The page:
Back up in the second paragraph, I said I wasn’t sure that the decision to stick my arm out was bad. This is because I’ve had time to imagine what could have happened: What if I broke my arm, instead of simply dislocating it? What if it was my right (dominant) arm? What if it was my face, or forehead that hit cement? There are a dozen or more ways this whole thing could have been worse.

I have developed some skittishness about falling, though: If the ground I’m walking on is the least bit slippery, I’m much more mindful and careful of my steps. I think about wearing a sling, and I think about all the time I spent in PT. It’s a fear of doing this whole routine over again. I really hope I’m done with it.

And, I don’t walk on curbs.

Introduction to the Culinary Arts at the Workhouse: Week 2

I’m enrolled in a 6-week cooking class at the Lorton Workhouse. Our second class was Monday, 1/6.

Class began with a discussion of the five mother sauces, and throughout the night we made two of them (hollandaise and a vinaigrette. We made a béchamel last week.), and some veggie chopping and other prep-work.

The night’s menu was:

  • Warm Bacon and Spinach Salad
  • Caramelized Onion Risotto with Roasted Tomatoes
  • Savory French Brussels Sprouts
  • Baked Salmon with Tarragon Hollandaise
  • A “cake” made of layers of crêpe and an amaretto crème anglaise, topped with a chocolate ganache (with more amaretto)

I may not have actually spent two hours stirring risotto, but it sure felt like it. Someone had to do it, and I was in the right (or wrong) place at the right time. Despite the arm-exertion, it was useful to see how a risotto builds up, and get a basic sense for when to add more liquid to the dish.

Making a crêpe was a good confidence-builder: I’ve tried it at home and failed miserably, ending up with something I’ll call “scrambled crêpes”. I tried it a home the next night, and promptly… scrambled some more. After about three or four failures, some tweaking of temperature levels and amounts of butter, and one pan switch, I made about a half dozen acceptable-looking crêpes. Score!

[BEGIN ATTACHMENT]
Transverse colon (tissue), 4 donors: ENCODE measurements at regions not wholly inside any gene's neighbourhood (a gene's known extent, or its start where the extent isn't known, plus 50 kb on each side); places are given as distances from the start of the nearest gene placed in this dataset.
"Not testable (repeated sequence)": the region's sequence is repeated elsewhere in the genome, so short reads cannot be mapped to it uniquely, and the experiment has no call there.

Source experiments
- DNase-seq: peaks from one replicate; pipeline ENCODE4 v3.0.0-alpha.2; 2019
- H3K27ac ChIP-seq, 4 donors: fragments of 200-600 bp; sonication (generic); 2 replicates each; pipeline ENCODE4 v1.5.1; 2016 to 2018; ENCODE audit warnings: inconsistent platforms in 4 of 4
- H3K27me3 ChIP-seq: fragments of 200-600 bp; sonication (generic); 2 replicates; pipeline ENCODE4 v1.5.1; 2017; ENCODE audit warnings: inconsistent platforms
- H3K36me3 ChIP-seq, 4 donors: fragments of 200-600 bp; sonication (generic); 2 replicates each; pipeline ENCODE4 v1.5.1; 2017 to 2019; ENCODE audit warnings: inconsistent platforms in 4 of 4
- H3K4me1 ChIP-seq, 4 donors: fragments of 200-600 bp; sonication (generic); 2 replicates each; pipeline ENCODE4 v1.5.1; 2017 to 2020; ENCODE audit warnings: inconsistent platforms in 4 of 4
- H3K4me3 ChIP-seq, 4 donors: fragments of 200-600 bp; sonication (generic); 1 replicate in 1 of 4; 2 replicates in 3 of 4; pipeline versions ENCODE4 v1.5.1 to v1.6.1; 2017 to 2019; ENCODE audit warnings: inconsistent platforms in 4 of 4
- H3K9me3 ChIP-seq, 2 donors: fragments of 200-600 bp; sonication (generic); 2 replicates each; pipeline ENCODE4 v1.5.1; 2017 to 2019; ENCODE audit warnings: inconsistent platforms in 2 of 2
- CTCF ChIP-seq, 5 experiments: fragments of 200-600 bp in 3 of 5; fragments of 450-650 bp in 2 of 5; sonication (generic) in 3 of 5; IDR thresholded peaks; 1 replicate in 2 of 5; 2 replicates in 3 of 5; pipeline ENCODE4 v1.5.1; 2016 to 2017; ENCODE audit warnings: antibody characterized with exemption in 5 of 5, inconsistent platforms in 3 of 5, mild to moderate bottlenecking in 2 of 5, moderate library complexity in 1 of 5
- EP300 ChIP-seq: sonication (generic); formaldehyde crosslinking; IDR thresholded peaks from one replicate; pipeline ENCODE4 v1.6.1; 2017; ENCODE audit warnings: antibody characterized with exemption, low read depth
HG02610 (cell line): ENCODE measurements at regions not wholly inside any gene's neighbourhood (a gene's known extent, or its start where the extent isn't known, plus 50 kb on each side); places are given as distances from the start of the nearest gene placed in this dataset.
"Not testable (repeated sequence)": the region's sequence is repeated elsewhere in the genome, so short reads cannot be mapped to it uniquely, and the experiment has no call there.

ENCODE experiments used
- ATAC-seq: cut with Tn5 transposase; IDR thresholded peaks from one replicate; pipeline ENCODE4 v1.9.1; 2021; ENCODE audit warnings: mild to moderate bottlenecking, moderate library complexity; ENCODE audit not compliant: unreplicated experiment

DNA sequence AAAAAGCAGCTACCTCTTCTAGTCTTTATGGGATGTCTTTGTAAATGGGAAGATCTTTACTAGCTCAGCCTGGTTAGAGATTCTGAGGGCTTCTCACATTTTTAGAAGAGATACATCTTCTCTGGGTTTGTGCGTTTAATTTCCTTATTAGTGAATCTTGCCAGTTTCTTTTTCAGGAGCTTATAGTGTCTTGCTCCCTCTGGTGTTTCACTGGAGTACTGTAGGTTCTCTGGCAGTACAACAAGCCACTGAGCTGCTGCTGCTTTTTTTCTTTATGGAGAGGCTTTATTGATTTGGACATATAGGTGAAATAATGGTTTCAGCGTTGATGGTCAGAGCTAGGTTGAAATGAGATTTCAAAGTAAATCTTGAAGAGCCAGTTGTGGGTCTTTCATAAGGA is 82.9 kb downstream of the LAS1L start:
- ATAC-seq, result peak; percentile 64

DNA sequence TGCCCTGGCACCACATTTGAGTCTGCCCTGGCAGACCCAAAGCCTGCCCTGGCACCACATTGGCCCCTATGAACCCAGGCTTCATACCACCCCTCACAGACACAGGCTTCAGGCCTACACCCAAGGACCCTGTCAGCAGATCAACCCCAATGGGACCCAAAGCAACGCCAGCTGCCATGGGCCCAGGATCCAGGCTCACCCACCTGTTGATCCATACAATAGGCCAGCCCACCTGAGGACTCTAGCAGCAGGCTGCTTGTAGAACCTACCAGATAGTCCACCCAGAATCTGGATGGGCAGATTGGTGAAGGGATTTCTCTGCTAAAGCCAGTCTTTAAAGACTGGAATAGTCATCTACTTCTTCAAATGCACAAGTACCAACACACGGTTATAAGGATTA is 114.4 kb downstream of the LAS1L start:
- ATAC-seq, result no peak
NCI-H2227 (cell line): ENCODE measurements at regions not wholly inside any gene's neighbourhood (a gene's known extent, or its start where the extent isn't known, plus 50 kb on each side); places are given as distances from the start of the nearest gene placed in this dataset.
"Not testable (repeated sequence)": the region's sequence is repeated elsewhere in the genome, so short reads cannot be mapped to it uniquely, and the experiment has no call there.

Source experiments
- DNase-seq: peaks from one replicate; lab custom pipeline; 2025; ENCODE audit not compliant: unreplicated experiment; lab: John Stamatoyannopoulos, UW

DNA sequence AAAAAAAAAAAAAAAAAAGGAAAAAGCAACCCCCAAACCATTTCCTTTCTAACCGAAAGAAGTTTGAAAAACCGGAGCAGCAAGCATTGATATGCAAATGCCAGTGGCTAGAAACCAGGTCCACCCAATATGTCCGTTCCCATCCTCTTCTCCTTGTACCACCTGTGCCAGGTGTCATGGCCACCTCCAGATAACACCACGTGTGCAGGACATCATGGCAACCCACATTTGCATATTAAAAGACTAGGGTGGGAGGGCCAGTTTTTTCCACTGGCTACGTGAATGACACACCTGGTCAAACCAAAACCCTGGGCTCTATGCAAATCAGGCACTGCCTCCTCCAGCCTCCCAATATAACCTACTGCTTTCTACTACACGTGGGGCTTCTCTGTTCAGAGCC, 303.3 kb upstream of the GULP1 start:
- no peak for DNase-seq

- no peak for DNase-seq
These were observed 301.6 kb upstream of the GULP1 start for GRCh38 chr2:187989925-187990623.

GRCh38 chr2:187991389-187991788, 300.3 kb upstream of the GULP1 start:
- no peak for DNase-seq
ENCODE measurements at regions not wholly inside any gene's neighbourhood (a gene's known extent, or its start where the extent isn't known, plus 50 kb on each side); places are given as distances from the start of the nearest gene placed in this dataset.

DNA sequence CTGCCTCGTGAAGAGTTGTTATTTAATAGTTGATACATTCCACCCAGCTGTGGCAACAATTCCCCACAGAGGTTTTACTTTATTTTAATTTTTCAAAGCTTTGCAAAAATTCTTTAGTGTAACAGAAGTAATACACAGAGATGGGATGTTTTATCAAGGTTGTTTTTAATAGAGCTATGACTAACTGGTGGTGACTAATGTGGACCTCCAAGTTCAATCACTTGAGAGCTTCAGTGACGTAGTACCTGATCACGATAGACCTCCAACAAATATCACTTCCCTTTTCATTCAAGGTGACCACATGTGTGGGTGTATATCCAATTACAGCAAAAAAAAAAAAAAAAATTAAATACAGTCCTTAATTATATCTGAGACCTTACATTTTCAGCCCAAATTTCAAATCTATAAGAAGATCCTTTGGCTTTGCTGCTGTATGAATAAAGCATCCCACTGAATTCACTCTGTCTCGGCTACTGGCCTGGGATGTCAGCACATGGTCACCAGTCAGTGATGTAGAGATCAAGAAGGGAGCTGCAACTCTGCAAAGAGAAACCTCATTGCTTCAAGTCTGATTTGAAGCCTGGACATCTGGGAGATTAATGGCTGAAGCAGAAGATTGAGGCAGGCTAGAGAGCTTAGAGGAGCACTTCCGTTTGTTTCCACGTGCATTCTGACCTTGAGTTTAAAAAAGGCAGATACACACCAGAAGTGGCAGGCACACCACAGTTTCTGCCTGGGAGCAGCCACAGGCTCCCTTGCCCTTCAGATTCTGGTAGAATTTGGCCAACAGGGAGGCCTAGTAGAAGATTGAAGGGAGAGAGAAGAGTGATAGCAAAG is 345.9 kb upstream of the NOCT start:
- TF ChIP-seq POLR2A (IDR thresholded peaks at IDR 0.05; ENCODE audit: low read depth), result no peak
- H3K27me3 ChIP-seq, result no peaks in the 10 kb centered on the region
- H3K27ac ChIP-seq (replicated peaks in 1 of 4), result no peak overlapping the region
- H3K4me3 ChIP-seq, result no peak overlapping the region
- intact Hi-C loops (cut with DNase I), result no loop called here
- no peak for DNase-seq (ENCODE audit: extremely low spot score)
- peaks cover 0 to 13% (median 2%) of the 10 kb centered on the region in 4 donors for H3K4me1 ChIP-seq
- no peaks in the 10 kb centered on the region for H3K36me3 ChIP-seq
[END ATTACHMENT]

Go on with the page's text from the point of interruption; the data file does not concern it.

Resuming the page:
Fox DC on Comics

The Fox 5 story on comic books is now online– it’s more nuanced than I expected, but still pretty silly.

The biggest problem (and I hinted at this in my earlier post) is that stories like this treat comics as a genre and not a media. Criticizing comics on the DC relaunch is like judging the film industry on Deuce Bigalow 2.

There’s at least one extremely fair point in there, though: The advertisements in many “mature” comics do seem to target kids. That seems like a tacit admission that the publishers intend (or at least expect) them to end up in kids hands.

But why, after establishing that these comics aren’t for children, does Sherri Ly take them to a middle school “to see what kids think”? For the same reason she shows us comparisons between the older/more innocent and new darker/adult versions of Batman, Catwoman, and Starfire: it’s a forced attempt to manufacture outrage.


Relaunched Comics Using Sex and Violence To Sell:


What the app?

If you’re on a phone, and click a link to something on the Mac App Store, this is the screen you get:


This seems like a missed opportunity. At the very minimum, you should get information about the app– the same kind of web page you get when you (on a PC) click a link to an iOS app and don’t have iTunes installed.